Logistics Property Company of Chicago will now develop the First State Logistics Park in Glasgow. | PHOTO COURTESY OF D2 ORGANIZATION

GLASGOW – The D2 Organization has sold its Glasgow Commons project to Chicago-based distribution developer Logistics Property Company, which will now develop a more than 1 million-square-foot logistics park known as First State Logistics.

The terms of the deal announced Oct. 27 were not immediately disclosed.

The project is sited at 149 acres near the intersection of Old Cooch’s Bridge Road and Route 896 near Glasgow High School and the Four Seasons shopping center. Under LPC’s plan, the logistics park will incorporate three, 40-foot clear, Class A modern logistics facilities totaling 1.08 million square feet and 60,000 square feet of office space.

“We are thrilled to be in the greater Wilmington market – a subset of the rapidly growing Interstate 95 market from Washington/Baltimore to Philadelphia and N.J.,” said Mark Glagola, senior vice president and Northeast market leader at LPC., in a statement announcing the deal.

The D2 Organization is proposing to build more than 1 million square feet of warehousing near Glasgow High School at a property that W. L. Gore once envisioned for a new headquarters. | DBT PHOTO BY JACOB OWENS

D2, a real estate development and investment firm headquartered in Philadelphia with a satellite office in Claymont, is best known in Delaware for its development of the Delaware River Works site near the state border with Marcus Hook, Pa.

For its latest project though, D2 had turned its sights to an area that Newark-based W. L. Gore envisioned for 1.6 million square feet of offices, manufacturing, and warehousing as a new headquarters more than a decade ago. The plan never materialized, and the land has only been farmed since. Gore reached a sale agreement with D2 for the site, pending approval of the plans, and D2 had proposed investing $92 million into the development – as of Saturday, Gore still owned the land.

The property’s location near the existing Pencader Corporate Center and Glasgow Business Community, along Route 896, 1.5 miles south of Interstate 95, positions it well to attract economic development opportunities. D2 submitted its proposal under the county’s Jobs Now program, a review process that prioritizes development projects that bring new or expanded job opportunities to New Castle County. It received approval from the county’s Historic Review Board last spring and now has conditional zoning and planning approvals in hand.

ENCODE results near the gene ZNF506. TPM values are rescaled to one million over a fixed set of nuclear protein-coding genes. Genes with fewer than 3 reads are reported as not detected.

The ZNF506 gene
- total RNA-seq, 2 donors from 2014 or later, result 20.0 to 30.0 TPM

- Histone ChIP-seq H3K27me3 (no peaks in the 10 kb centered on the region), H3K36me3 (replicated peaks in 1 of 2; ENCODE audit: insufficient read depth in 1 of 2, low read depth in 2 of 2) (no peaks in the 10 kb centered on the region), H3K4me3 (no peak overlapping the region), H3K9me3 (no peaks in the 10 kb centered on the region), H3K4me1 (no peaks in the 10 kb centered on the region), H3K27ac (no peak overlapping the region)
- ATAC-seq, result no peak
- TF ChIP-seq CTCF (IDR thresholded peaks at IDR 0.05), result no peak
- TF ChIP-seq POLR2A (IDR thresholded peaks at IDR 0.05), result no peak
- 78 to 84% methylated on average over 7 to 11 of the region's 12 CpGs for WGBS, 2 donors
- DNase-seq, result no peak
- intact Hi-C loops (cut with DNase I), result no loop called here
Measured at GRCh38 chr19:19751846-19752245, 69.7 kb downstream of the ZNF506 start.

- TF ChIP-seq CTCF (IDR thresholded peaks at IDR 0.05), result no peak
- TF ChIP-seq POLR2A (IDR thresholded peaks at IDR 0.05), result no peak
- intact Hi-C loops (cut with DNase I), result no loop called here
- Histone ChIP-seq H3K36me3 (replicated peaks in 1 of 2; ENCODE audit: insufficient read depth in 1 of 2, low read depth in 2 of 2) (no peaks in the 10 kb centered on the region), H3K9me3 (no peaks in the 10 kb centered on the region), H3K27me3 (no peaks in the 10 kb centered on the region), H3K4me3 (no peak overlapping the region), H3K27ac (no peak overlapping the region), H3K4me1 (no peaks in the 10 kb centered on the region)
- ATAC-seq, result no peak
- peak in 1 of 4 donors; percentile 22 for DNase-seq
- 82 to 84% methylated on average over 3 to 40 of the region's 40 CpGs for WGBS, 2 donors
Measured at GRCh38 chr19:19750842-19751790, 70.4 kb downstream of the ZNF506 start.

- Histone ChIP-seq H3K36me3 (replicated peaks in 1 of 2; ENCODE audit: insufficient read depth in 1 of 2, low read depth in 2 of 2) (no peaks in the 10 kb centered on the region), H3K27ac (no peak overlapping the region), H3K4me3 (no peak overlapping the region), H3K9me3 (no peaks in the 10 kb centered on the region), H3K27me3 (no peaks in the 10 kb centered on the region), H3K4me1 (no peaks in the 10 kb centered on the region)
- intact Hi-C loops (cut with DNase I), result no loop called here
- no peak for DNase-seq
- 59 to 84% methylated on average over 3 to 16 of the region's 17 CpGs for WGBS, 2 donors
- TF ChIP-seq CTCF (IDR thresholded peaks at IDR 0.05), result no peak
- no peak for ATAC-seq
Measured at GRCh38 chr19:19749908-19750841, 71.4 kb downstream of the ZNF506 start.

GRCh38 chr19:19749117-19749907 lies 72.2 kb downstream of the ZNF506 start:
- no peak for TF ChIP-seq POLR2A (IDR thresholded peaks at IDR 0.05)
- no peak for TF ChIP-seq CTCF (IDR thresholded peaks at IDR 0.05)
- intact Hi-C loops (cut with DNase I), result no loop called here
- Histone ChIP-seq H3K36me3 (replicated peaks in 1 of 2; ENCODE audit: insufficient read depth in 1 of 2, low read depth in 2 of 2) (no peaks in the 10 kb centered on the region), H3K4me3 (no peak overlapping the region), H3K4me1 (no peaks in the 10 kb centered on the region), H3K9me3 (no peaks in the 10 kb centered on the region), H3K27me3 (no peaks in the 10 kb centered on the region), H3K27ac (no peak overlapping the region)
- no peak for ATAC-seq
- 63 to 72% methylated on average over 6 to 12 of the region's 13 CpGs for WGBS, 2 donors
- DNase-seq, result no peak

The state Transportation Infrastructure Investment Fund (TIIF) Council approved the project for a nearly $4.5 million grant to fund turn lane improvements off Route 896 at Old Cooch’s Bridge Road and GBC Drive as well as road widening on the smaller roads to accommodate additional traffic at the site.

The proposed site plan for three buildings is to be developed over two phases. Phase I, comprising two buildings totaling 702,600 square feet, will be developed on a speculative basis. Phase II, comprising a third building totaling 385,000 square feet, will follow.

CBRE is leasing the property and a general contractor will be selected soon.

“Distribution in Delaware is on the rise, as it features amazing access to millions of rooftops within a short two-hour drive, and Middletown, in particular, is on the radar for most major distribution facility requirements today,” Paul Touhey, senior vice president at CBRE, said in a statement. “For companies that require access to New York, Philadelphia, Baltimore, and Washington, D.C., First State Logistics is going to be a very nice option.”

First State Logistics is among a rush of distribution and logistics space being developed in New Castle County, including more than 5 million square feet of warehousing already leased or being eyed by e-commerce giant Amazon. 

The Glasgow project would mark the arrival of LPC to Delaware, which primarily has developed projects in Texas and near Chicago, but does have a logistics park in Mount Pocono, Pa. While most distribution projects in Delaware are developed by state of Philadelphia-based firms, a growing number of national firms are taking interest in the First State. Leading that pack is Nevada-based Dermody Properties, which developed the massive 3.7 million-square-foot Boxwood plant for Amazon and is now eyeing 1 million more square feet of space near Middletown, and St. Louis-based Community Development Company, which is redeveloping a large swath of Claymont.

(this story/news/article has not been edited by PostX News staff and is published from a syndicated feed)

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